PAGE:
Psychologists Off the Clock
About this podcast
A Psychology Podcast About the Science and Practice of Living Well
About this podcast
A Psychology Podcast About the Science and Practice of Living Well
Psychologists Off the Clock
Neuroscience of Marketing with Matt Johnson and Prince Ghuman
Today’s world is more digitally-based than ever before, and in this digital world, brands are constantly marketing their products to you. This constant, often covert marketing can negatively impact vulnerable consumers. In fact, this has become such a problem that in recent years the Federal Trade Commission has cracked down on influencers and celebrities disclosing their relationship with brands. Now more than ever it is important that we as both consumers and marketers be conscientious and knowledgeable of our marketing practices. In this episode of Psychologists Off the Clock, Matt Johnson and Prince Ghuman, founders of Pop Neuro and authors of Blindsight, talk with Diana about the neuroscience of marketing. Take a break from scrolling, and join us in this episode to learn more about the neuroscience of marketing and how it impacts you, today! Listen and Learn: Diana and Jill’s take on neuromarketing and how psychology influences our lives through mediaThe history behind Matt and Prince’s collaboration Why Matt and Prince chose to combine their knowledge of neuroscience and marketing and how they did itWhat a mental model is (and how marketing capitalizes on them!)Practical advice for making your marketing more memorable A sneak peak inside Matt and Prince’s bookHow Matt and Prince used principles from neuroscience in the creation of their book and why those principles keep you interested in reading itLife hacks on why some products more or less addictiveWhy Matt and Prince are passionate about educating consumers on marketing practices and how they put that passion into practice in their bookHow and why branding is impactfulWhat in marketing makes us like some things more than other thingsThe positive (and negative) ways we communicate through marketingWhat neural coupling is and how it affects you The future of marketing, where it’s going, and where it is right nowExpert-approved skills and strategies that Matt and Prince use as both consumers and marketers for their ‘digital well-being’ Resources: A 4-1-1 on what the Coke vs Pepsi Challenge was all about Take The Big Five Personality Test Check out Prince’s Ted Talk Make sure to grab a copy of Prince and Matt’s’ book, Blindsight: The (Mostly) Hidden Ways Marketing Reshapes Our BrainsInterested in becoming certified in neuromarketing? Sign up for their bootcamp!Read their blog to stay updated on all the recent news with neuromarketing Follow Pop Neuro on Twitter (@Pop_Neuro) and on Instagram (@Pop.Neuro) About Pop Nuero, Matt, and Prince: Pop Neuro reveals the deeper, neuroscientific, and psychological blueprint behind consumer behavior and neuromarketing. Based on 25+ years of combined experience, it’s the brainchild of consumer neuroscientist Matt Johnson, PhD, and neuromarketer Prince Ghuman. Matt Johnson, PhD is a professor at Hult International Business School, where his research focuses on the application of neuroscience and psychology to marketing. He received his BA from UC San Diego, and his PhD in Cognitive Psychology from Princeton University. A contributor to major news outlets including Forbes, Entrepreneur, Business Insider, and VICE and writer for Psychology Today, he regularly provides expert opinion and thought leadership on a range of topics related to the human side of business. He advises both start-ups and large brands in his native Bay Area, and has served as an expert-in-residence to Nike’s Innovation Team in Portland, Oregon. Along with co-author Prince Ghuman, Johnson founded PopNeuro.com for anyone interested in approachable consumer psychology. Follow Matt on Twitter (@MattJohnsonIsMe) or LinkedIn! Prince Ghuman’s journey into marketing started during his studies at the University of California at San Diego. His first startup, Potenza, was the first of its kind, a brand of caffeinated water. He went on to be the founding head of marketing at BAP, one of the first digital automotive platforms and current l...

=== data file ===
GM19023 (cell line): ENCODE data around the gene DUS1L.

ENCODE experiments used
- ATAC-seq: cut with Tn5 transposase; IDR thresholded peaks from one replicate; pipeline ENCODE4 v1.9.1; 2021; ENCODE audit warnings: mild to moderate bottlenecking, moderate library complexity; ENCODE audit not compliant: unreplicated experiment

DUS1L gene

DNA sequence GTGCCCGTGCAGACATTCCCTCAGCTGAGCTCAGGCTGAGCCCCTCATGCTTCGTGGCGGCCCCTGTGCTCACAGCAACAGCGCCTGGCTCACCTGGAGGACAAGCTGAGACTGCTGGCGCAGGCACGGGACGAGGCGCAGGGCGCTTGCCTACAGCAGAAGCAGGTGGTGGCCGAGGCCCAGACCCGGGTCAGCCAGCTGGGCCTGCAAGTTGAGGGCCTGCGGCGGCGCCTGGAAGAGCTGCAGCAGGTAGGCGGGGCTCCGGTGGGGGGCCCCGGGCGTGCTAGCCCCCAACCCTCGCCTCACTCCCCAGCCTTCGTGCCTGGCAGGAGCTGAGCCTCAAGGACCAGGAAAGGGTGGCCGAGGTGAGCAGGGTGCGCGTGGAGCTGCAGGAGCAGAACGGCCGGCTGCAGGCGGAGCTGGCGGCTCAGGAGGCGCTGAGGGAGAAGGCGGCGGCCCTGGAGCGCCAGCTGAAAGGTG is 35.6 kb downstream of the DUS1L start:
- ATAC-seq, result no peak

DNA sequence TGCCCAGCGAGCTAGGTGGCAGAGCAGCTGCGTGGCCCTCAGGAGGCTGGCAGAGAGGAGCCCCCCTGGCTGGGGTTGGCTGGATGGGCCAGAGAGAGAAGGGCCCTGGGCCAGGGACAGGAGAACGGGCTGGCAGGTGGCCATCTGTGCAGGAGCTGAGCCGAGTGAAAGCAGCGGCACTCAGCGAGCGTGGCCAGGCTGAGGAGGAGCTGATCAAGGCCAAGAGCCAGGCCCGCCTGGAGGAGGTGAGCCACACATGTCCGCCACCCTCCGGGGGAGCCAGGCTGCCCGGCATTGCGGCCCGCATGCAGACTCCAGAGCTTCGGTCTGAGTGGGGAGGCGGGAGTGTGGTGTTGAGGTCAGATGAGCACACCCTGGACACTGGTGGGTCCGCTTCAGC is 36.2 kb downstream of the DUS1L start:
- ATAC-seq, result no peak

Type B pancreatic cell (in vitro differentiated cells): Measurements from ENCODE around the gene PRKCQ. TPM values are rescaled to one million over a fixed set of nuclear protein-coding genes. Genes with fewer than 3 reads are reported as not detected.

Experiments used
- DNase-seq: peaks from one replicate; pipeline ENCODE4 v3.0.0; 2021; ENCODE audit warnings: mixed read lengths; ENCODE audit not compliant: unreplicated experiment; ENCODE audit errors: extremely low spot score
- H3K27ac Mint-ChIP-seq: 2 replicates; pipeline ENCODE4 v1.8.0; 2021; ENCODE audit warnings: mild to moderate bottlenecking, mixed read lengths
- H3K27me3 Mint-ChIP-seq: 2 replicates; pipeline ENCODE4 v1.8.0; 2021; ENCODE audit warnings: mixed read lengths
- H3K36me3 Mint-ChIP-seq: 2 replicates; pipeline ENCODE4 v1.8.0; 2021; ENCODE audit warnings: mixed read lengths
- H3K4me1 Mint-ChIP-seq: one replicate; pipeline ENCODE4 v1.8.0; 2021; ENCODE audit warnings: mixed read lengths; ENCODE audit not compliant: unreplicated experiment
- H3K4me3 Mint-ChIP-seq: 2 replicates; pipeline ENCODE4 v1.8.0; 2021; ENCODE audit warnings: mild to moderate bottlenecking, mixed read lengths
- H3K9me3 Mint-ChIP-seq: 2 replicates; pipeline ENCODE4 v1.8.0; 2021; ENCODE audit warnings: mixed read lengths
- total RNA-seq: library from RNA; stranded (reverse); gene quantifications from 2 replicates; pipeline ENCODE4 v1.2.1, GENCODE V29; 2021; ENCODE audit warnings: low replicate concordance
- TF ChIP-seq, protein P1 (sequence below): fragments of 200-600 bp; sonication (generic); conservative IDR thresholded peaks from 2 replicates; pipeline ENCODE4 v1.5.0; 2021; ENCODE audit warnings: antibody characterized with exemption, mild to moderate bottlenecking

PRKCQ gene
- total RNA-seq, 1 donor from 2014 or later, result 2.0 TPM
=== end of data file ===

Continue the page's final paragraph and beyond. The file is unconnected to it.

195. ACT Daily with Diana Hill and Debbie Sorensen